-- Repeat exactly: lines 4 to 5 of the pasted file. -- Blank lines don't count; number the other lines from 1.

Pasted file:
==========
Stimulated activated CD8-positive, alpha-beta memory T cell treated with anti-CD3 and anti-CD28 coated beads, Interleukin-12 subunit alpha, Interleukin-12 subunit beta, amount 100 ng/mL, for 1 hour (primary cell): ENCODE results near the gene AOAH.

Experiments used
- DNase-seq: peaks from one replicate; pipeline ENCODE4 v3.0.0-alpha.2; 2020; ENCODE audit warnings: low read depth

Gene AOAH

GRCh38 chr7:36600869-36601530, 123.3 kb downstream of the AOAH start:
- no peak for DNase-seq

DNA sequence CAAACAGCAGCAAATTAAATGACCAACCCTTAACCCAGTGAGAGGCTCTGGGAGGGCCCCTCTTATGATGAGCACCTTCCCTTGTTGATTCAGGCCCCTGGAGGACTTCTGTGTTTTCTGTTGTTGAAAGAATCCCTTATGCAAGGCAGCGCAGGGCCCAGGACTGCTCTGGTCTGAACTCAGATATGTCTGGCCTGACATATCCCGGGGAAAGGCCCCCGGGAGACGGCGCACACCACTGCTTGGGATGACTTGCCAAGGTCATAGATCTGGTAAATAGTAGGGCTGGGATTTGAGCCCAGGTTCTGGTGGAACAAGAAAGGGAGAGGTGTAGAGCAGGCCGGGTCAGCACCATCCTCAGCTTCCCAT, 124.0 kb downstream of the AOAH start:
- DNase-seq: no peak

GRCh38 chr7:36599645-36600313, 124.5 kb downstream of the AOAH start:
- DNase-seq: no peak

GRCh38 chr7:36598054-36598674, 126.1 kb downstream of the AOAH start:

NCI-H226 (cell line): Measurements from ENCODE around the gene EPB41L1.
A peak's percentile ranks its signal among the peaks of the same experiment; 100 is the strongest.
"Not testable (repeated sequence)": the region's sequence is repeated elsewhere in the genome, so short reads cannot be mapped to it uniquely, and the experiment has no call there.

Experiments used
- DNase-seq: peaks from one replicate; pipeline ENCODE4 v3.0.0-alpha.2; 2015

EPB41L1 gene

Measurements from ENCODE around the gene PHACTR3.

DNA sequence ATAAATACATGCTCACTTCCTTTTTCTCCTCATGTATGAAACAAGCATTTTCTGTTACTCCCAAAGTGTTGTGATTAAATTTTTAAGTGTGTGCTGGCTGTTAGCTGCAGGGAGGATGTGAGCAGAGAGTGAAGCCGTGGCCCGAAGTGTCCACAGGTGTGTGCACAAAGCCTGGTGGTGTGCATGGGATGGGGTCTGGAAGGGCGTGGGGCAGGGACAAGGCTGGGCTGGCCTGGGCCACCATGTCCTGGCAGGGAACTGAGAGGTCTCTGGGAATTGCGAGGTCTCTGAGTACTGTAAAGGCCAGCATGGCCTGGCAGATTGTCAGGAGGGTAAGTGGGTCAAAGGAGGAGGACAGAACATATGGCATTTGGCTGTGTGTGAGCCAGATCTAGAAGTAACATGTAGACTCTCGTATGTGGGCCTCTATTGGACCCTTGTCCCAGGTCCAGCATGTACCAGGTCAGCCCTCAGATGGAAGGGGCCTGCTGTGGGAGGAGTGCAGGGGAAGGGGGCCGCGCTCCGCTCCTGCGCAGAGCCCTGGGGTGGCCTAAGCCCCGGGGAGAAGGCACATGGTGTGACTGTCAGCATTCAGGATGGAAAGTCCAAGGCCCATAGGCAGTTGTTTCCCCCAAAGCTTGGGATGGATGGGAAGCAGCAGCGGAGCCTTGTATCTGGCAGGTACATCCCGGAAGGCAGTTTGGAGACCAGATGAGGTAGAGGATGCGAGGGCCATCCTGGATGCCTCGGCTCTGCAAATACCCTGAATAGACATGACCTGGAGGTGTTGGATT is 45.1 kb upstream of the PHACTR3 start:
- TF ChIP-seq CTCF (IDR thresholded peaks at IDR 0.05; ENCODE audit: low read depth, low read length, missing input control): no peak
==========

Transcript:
Gene AOAH

GRCh38 chr7:36600869-36601530, 123.3 kb downstream of the AOAH start: